In 1977, Marie Winn first published The Plug-In Drug, a critique of television’s potentially negative effects on children and family: premature exposure to “mature” topics; neglect of healthy physical, mental, and social activities; even altered consciousness from passive content absorption.
Although “screen time” no longer means “TV time” exclusively, and modern screen devices offer far more opportunity for direct participation, “passive” screen-time options still abound. Not just on the still-ubiquitous family television set, but also on the internet and social media. How do you manage your family’s screen time judiciously?
Symptoms of Too Much Passive Screen Time
The children (or adults) in your household may have “viewer addiction” if they:
Whether or not any of the above are currently problems in your household, you don’t want television or YouTube clips becoming anyone’s reason for living. Remember, most addictions start small and grow gradually, often so gradually that no one notices trouble developing until it reaches crisis levels.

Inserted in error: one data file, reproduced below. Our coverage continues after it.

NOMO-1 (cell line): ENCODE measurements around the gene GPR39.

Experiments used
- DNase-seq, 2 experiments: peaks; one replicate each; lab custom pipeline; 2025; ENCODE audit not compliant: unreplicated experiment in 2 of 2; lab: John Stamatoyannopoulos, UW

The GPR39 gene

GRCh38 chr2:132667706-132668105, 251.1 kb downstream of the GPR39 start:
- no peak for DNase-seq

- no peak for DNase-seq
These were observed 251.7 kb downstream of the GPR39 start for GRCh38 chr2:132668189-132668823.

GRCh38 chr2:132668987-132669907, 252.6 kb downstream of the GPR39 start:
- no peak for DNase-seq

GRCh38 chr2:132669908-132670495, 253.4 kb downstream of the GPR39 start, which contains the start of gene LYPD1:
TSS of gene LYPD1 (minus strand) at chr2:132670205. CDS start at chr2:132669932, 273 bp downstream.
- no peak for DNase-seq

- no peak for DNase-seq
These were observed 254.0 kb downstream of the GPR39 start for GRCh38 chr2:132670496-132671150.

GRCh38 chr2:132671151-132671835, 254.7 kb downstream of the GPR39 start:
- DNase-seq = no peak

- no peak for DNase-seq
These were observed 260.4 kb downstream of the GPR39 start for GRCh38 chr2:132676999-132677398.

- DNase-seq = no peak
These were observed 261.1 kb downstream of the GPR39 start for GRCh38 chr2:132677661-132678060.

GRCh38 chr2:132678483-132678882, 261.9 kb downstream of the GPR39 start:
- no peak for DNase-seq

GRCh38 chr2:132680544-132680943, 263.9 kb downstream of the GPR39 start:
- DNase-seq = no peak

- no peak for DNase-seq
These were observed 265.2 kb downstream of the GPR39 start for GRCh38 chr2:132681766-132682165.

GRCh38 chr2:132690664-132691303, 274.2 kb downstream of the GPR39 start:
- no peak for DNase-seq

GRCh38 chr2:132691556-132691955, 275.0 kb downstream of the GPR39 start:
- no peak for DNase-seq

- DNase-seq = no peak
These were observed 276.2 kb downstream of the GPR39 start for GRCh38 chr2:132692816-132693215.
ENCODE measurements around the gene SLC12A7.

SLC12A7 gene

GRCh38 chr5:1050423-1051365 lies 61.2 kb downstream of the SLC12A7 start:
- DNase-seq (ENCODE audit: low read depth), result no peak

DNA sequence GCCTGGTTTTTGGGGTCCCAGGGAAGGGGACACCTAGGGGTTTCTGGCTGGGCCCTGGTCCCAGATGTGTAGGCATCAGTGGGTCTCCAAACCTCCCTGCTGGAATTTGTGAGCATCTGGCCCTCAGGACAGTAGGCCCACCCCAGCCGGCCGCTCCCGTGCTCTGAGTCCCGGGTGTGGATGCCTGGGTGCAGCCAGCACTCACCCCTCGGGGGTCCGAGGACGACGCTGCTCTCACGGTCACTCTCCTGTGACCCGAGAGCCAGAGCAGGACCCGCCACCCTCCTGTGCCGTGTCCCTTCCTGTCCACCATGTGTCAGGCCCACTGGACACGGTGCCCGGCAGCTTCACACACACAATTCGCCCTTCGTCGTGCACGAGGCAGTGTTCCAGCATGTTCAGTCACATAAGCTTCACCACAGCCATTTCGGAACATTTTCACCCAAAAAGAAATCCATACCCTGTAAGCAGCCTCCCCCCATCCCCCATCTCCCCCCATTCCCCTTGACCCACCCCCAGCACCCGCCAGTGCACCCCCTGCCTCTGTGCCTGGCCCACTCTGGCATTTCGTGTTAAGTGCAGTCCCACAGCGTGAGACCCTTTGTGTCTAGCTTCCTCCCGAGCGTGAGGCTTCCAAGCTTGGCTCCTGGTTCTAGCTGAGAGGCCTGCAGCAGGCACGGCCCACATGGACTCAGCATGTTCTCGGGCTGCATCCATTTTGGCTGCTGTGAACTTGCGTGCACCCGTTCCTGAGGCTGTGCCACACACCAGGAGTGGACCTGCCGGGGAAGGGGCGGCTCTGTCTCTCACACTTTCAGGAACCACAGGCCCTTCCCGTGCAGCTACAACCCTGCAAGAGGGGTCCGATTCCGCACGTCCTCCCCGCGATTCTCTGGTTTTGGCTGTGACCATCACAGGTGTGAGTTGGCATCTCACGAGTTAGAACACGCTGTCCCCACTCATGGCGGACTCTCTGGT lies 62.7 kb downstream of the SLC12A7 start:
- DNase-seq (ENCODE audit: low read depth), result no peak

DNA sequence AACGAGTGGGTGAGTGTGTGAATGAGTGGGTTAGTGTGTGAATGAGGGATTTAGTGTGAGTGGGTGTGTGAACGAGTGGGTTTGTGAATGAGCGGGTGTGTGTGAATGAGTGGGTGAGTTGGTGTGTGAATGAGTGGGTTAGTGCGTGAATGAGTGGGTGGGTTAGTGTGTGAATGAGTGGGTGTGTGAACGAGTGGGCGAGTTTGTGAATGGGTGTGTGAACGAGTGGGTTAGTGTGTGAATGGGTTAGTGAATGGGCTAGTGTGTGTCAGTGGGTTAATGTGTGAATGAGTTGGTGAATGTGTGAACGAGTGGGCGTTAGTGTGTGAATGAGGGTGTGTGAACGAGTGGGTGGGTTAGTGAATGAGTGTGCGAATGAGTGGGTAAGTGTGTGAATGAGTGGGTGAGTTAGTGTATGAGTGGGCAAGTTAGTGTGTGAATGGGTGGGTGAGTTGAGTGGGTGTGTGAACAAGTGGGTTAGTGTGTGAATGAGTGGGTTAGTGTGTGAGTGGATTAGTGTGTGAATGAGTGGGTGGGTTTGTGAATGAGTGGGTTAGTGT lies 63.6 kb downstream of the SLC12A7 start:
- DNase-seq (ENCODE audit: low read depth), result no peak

What to Do About It
Assuming that ridding your home of all televisions, computers, and smartphones is not an option, here are some practical tips to keep passive screen time from taking over.
If viewer addiction is a real problem in your household, consult a therapist: professional help may be necessary to break the screen’s pull and/or deal with psychological issues behind the desire to escape into screen-generated worlds.
NO PASSIVITY HERE
At Shady Oak Primary, we believe in working with children’s natural curiosity and keeping learning as active as possible. If you’re looking for a school that understands the advantages of student participation, play-based learning, and outdoor time, contact us for a thorough briefing on our educational approach.
Blessings to parents and children of all ages!